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Jerry Powell is new Trimble Judge-Executive

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By Dave Taylor

Jerry Powell, who has served as Trimble County Clerk for nearly 23 years, was sworn in Friday afternoon as the new Trimble County Judge-Executive.

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Powell, a 1965 Trimble County High School graduate, worked at the Bedford Loan & Deposit Bank for nearly 15 years before seeking the only elected office he has held. A 1974 Western Kentucky University graduate, Powell is also a U.S. Army veteran of the Vietnam War.

Speculation had centered on Powell as the successor to Randy Stevens, who resigned from the position to accept the position of Executive Director of the Kentucky Council of Area Development Districts. Stevens’s resignation was effective on Wednesday, Aug. 15. On the following day, the members of Trimble County Fiscal Court elected Magistrate Stephen Stark to serve as Interim Judge-Executive until Gov. Steve Beshear appointed Stevens’s successor.

Outgoing judge-executive Randy Stevens inquired of the governor’s office if they wanted local input regarding the appointment and was told the governor’s staff would be in touch if they decided to seek local input.

“That said to me that they knew of Mr. Powell and they indicated they thought there was a consensus that unless they detected a strong opposition they probably wouldn’t bother us with having meetings and making recommendations,” Stevens said. “Evidently, Mr. Powell’s 20-plus years of public service probably speaks for itself.”

Gov. Beshear signed Executive Order 2012-728 on Friday, Aug. 24, making the appointment official. Powell was sworn in as the new judge-executive shortly after 3 p.m. the same day by Chief Circuit Court Judge Karen A. Conrad.

The transition is the first of its kind in Trimble County, according to longtime observers. Never had a judge-executive resigned in the county’s history dating to 1836.

Powell’s appointment to the new post left a vacancy in the clerk’s office. Tina Browning, who has served as a Deputy Clerk in the Trimble County Clerk’s office for nearly 20 years, was sworn in as the new Trimble County Clerk succeeding Powell. Browning becomes the first woman to hold the post in Trimble’s history.

“Jerry was an excellent boss,” Browning said of Powell. “You could not work for any better person. He’s been so good to me over the years. He’s one of the most wonderful people I’ve ever met.”

Powell praised the staff he leaves behind at the clerk’s office, saying that all of the people employed in the various offices of the Trimble County Courthouse are like a big family.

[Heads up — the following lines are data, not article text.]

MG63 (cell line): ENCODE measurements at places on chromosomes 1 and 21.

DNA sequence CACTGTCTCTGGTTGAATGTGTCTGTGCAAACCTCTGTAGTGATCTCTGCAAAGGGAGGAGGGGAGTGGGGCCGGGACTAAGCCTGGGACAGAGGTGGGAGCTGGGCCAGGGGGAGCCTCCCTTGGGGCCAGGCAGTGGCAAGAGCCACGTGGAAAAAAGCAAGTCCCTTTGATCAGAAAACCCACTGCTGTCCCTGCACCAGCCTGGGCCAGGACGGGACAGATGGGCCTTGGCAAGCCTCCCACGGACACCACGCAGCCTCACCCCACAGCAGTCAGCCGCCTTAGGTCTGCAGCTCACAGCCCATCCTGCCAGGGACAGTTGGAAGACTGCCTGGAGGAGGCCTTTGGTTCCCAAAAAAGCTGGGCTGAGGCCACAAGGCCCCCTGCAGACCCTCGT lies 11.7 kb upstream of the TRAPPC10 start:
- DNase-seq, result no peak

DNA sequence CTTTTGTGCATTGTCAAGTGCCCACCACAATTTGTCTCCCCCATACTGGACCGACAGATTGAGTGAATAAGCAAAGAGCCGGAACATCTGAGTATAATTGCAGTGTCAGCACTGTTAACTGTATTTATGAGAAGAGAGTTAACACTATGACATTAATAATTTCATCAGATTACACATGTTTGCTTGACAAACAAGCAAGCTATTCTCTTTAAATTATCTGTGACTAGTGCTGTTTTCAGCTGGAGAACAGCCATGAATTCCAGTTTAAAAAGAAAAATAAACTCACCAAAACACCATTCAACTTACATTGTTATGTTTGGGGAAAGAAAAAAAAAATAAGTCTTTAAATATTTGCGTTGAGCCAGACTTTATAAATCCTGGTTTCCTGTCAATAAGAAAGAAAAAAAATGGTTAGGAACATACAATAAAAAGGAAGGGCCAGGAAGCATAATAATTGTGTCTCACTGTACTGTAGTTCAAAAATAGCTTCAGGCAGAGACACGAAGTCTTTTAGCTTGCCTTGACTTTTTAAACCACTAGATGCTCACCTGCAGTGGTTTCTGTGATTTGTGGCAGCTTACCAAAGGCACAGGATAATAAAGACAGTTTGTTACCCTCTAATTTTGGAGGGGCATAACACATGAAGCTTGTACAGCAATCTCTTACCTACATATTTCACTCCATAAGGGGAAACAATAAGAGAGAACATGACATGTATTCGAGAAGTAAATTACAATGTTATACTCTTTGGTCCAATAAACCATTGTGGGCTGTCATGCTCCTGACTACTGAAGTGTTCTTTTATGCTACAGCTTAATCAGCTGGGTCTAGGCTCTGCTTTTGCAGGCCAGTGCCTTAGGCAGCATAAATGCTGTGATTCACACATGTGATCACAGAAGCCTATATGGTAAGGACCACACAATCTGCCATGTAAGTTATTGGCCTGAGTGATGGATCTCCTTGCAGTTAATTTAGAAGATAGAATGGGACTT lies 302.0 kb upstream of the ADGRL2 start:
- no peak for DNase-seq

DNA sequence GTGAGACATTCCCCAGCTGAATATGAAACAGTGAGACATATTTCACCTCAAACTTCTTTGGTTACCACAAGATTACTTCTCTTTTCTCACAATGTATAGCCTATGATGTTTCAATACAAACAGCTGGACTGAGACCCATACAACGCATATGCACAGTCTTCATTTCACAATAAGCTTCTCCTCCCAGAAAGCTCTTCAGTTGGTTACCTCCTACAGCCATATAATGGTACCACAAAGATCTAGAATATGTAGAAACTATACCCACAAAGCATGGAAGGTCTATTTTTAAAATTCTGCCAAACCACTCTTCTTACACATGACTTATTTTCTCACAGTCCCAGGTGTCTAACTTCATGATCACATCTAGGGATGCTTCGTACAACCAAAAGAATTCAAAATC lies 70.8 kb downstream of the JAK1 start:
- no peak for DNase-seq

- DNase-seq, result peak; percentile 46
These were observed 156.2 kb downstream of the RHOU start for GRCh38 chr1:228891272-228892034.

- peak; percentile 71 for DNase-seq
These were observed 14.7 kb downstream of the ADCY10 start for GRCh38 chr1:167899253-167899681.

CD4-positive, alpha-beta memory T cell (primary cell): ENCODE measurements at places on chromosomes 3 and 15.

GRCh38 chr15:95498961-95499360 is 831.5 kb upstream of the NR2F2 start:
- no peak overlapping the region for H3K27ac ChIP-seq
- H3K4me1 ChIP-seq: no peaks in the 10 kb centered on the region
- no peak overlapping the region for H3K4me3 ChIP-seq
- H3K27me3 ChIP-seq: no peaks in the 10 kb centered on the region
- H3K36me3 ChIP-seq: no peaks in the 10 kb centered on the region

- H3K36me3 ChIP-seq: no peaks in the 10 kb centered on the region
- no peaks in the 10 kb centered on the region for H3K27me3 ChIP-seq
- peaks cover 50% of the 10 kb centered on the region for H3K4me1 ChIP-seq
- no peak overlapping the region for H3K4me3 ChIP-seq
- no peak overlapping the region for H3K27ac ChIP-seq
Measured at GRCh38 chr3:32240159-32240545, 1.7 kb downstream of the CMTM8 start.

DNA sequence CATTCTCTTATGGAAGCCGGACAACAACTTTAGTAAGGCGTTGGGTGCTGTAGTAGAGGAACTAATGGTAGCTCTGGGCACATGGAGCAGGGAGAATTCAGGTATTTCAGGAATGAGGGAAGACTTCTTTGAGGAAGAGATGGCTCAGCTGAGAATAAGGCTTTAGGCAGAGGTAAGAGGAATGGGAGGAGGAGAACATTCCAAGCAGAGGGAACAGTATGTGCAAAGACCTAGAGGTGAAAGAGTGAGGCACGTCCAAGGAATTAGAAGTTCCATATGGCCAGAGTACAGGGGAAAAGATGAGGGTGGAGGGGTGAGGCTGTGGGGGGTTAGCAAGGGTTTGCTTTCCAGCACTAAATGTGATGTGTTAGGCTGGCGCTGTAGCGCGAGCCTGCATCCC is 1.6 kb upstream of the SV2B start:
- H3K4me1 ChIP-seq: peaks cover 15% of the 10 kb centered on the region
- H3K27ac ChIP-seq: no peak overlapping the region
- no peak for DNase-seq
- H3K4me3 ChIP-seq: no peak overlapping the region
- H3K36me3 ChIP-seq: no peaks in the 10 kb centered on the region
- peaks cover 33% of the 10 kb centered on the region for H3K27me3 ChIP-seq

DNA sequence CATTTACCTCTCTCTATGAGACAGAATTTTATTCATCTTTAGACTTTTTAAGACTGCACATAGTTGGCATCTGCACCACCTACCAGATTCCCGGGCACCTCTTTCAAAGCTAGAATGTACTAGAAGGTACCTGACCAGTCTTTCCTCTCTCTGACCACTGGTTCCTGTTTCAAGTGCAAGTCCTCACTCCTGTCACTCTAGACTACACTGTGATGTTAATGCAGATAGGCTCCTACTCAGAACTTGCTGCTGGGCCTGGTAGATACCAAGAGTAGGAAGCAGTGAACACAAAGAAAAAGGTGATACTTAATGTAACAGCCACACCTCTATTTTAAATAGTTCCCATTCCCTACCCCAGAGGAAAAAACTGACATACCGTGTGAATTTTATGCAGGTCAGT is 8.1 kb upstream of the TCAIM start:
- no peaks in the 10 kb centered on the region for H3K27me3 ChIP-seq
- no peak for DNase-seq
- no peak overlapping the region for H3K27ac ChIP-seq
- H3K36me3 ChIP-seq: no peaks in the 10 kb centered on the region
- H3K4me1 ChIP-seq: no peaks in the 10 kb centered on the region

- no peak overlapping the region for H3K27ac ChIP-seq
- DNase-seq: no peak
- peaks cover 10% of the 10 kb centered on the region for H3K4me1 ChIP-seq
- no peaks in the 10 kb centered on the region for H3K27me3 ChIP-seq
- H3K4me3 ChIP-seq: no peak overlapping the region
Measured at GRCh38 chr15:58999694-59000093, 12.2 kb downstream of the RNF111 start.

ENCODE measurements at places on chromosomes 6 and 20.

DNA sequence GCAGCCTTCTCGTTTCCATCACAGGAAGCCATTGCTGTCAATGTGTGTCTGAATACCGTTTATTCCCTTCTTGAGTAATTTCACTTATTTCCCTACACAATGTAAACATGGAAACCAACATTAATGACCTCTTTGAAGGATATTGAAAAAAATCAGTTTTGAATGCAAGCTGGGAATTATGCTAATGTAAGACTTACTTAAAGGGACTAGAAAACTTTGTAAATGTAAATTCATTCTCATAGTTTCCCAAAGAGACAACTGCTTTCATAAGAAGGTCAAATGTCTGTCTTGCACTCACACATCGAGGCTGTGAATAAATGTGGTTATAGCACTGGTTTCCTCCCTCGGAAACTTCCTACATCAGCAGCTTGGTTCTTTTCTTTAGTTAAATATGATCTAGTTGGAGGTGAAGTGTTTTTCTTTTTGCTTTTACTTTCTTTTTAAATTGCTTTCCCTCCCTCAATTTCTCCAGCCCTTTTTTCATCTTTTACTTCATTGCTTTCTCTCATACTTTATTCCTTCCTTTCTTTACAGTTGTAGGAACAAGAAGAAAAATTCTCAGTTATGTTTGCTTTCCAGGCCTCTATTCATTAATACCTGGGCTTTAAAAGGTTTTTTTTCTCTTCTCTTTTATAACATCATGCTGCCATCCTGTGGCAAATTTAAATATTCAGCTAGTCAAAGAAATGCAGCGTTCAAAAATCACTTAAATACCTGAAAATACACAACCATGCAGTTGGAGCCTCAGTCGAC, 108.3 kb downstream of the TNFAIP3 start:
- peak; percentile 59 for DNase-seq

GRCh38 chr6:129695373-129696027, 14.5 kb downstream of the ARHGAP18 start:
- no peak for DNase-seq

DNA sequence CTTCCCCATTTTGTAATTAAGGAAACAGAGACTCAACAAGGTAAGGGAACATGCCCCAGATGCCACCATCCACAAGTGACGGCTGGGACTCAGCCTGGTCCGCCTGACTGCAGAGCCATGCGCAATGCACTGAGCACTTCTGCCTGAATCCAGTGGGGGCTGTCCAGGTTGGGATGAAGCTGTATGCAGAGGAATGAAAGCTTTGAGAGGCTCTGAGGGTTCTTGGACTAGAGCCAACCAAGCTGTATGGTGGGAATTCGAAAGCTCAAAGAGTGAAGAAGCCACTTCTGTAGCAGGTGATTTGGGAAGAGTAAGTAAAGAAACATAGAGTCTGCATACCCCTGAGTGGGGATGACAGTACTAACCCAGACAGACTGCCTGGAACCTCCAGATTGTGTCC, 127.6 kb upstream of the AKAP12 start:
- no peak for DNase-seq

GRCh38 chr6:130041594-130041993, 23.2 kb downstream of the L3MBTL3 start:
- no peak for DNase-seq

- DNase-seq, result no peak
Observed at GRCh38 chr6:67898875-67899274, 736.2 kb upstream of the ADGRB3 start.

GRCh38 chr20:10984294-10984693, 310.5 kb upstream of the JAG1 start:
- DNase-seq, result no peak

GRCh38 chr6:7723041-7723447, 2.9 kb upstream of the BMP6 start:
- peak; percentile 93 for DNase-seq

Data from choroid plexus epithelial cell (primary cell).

He noted the presence of his predecessor, Randy Stevens, former Judge-Executive Jack Couch and State Representative Rick Rand among the attendees at the ceremony.

“All of them have been a big help to me,” he said. “Jack was the judge-executive when I was first elected clerk all those years ago. “Anything that I have accomplished has been because of the people that’s worked with me. You can’t do the job by yourself.”

Following Friday’s swearing in ceremony, Powell said he had considered running for the judge-executive’s office “eight or 10 years ago and chose not to. I was asked this time if I would be interested in it. To be honest, the first time I said no. I was asked again later and thought it over and talked to (his wife) Ann and said okay.”

Powell has no immediate plans for sweeping changes as the county’s chief executive.

“Right now all I plan to do is observe, watch and listen,” he said. “I don’t have an agenda going in to change anything or switch anything around. I just want to watch and observe and see how things operate in the county. It’s just going to take time for me to understand how the office works now and we’ll deal with things as they come up.”

Powell said he has “plenty of help in the judge’s office with the ladies that work in there. You’ve got four magistrates and Regina Rand as treasurer and so there are plenty of people to give me advice and help.”

The new judge-executive, who was born, raised and educated in Trimble County, acknowledged that although Trimble is a small county, “I’m really proud of the county. Trimble County offers a lot of good things.”